November 03, 2010
Gunning off the chilly Atlantic coast.
Venturing out on the bays of the North Atlantic in December is serious business. Subfreezing temps, snow, ice, stiff-to-gale force winds, anchors, decoy lines, and shotguns can make for a deadly combination. To succeed at this business of seaducking'¦indeed, to survive it'¦requires teamwork, teamwork founded in clear communications. And that's why we paid close attention to Todd Jackson's first orders of the day.
Eiders on the move.
"When I say drop the anchor," he instructed authoritatively, "I mean drop it imediately."
So when our man in the bow, good buddy Duncan Price, responded to Todd's command with "Huh? You mean now?" I kinda cringed.
The disgusted look on Todd's face said it all. Duncan grinned in reply. Then he mumbled, "Well, if he's goin' to dish it out, it's comin' right back at him. I can take it. Let's see if Todd can."
A charter captain on Lake Superior who routinely fishes 50 miles offshore in an environment every bit as potentially hostile as the ocean; Duncan is a patient man who calmly deals with his share of customer-induced woes. He would prove a worthy adversary for our host.
Deploying the rig with nary another hiccup after that rocky start, our first day's hunt began to unfold. I had gunned with Todd and his operation before, and had a fair idea of what to expect. For Duncan and my son Bill, this was a whole new, open water ballgame. With the players'¦the eiders, oldsquaws, and scoters'¦characteristically, unlike any birds they'd ever hunted.
Things were quiet at first, and with no one talking, the silence was deafening. But then, Todd, ever-the-eagle-eyed one, piped up in his Mainer tongue, "Heah! Here they come. Five white drakes sandwiching one hen."
As the big, graceful ducks sliced fully broadside and in bright, stunning contrast to our otherwise dull gray world, wave-topping between the boat and the stark, granite ledge we were anchored in front of, the good captain ordered, "Take the white birds!" We rose in unison. Since they came from my end I worked on tail-end Charley, cannonballing him into the surf; while Billy and Duncan vollied on the rest. But when the smoke cleared we had only one bird down.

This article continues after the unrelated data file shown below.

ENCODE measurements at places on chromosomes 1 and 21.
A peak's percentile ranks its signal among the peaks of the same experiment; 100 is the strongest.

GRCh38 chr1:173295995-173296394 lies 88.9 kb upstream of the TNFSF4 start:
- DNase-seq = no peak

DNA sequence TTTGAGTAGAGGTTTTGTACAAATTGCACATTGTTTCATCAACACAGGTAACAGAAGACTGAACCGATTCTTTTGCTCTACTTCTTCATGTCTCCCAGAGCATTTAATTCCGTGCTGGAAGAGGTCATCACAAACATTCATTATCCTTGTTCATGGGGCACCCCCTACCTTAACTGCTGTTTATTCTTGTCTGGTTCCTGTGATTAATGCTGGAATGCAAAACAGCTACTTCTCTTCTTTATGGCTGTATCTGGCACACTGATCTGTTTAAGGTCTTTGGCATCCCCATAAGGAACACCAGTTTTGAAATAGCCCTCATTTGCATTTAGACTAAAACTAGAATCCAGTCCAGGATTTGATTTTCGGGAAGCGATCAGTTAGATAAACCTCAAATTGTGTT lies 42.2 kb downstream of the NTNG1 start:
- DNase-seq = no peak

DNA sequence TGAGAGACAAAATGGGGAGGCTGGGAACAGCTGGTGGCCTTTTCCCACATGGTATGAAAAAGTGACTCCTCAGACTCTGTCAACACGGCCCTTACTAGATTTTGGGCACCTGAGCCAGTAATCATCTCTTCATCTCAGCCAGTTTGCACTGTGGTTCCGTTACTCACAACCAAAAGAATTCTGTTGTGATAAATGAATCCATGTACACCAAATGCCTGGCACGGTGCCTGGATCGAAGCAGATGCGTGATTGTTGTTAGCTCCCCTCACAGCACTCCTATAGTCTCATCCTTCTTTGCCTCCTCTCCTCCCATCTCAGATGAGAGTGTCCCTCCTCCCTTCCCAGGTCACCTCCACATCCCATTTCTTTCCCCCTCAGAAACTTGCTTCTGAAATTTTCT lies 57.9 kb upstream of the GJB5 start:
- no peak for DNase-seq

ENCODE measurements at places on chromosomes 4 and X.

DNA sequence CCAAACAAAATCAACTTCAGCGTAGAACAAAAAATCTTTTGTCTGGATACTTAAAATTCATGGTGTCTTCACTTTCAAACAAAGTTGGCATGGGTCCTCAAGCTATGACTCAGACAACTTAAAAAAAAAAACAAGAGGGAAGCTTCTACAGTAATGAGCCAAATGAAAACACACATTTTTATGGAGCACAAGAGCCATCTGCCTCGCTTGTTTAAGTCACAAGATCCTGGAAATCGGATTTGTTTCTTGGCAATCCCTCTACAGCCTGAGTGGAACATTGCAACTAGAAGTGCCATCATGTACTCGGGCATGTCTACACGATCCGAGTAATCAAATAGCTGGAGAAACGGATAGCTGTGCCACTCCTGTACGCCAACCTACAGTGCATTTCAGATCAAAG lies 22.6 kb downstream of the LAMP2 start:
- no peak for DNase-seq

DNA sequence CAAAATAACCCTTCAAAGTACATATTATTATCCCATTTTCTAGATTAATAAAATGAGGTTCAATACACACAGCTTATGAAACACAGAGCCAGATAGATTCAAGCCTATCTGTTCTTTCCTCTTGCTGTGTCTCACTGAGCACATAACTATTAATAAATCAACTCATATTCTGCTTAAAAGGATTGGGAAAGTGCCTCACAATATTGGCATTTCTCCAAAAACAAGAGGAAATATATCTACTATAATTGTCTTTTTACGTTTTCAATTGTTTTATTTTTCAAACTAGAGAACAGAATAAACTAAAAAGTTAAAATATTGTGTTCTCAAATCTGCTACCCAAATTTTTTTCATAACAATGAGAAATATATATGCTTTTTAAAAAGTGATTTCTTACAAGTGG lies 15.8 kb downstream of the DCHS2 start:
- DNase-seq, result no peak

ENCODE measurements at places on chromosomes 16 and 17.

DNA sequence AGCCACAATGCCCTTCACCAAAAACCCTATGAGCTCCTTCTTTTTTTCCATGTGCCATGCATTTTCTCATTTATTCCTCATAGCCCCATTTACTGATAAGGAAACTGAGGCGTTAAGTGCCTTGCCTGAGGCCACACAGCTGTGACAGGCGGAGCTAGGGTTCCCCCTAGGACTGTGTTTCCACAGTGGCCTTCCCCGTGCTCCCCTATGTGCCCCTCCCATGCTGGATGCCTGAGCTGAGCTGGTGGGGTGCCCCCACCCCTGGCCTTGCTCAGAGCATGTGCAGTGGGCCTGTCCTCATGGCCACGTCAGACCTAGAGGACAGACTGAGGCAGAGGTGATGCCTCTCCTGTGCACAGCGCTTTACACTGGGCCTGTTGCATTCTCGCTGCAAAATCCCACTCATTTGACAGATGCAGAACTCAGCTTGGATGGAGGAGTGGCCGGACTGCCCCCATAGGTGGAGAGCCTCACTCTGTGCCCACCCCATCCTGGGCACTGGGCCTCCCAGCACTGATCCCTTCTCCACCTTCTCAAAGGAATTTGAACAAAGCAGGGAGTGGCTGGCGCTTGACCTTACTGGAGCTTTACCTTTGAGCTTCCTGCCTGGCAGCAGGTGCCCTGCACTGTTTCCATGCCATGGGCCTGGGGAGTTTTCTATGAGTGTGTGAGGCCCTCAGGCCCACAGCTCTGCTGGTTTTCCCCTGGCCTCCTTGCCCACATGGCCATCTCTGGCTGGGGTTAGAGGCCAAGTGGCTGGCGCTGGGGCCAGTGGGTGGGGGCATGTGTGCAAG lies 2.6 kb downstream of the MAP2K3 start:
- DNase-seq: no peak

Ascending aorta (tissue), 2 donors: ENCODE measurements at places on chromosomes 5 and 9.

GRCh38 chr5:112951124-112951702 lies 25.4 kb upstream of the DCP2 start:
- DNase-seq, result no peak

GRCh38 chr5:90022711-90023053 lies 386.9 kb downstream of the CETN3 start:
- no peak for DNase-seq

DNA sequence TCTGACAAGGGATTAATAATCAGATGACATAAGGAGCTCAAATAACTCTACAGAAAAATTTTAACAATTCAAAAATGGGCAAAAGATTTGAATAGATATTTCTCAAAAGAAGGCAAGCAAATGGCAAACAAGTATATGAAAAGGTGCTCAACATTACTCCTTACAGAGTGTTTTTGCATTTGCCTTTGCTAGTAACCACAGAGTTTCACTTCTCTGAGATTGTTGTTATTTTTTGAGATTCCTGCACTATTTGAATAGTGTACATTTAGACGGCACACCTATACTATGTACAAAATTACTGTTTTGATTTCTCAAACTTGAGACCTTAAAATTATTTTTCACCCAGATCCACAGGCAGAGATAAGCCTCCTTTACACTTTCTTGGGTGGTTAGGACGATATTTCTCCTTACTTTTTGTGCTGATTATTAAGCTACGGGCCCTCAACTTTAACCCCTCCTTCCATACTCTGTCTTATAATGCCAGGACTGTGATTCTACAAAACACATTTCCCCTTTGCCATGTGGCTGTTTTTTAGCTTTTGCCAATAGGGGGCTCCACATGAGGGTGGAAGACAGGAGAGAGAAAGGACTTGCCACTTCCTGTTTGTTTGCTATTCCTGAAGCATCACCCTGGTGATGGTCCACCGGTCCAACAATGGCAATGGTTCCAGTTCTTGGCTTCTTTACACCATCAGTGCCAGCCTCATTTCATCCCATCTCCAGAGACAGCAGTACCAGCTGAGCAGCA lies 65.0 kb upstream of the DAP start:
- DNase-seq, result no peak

"Aw, man," Todd groaned. "You guys whiffed?" he questioned my partners in disbelief.
"Eider fever, I guess," replied Duncan with an antagonizing grin. "Not to worry. Now that we've got the range we'll pound 'em next time."
And they did, sort of. Both Duncan and Billy had to learn the cripple lesson the hard way. After they each knocked a
drake out of the next decoying flock, both lowered their guns to admire their work. As they did, the two still heads-up, powerful swimmers seized the moment and headed out to sea, leading us on a not-so-merry, ammo-depleting chase. All the time during which flock after flock of eiders, at the peak of the morning feed flight, poured tantalizingly into our unguarded decoys.
"You gotta stay with your bird, the one bird, until it's dead," Todd implored the obvious.
Ivan the wonderdog enjoying the cold work.
Message sent. Message received, and without comment.
Tough lessons learned aside, we steadily picked away at our five eider limits as the angry skies lowered and began to spit a sleety, stinging snow. With the thickening squalls rolling sideways across the steely-colored, whitecapped waters on the teeth of a building west wind; the scene was that of a classically snotty seaducking day if there ever was one.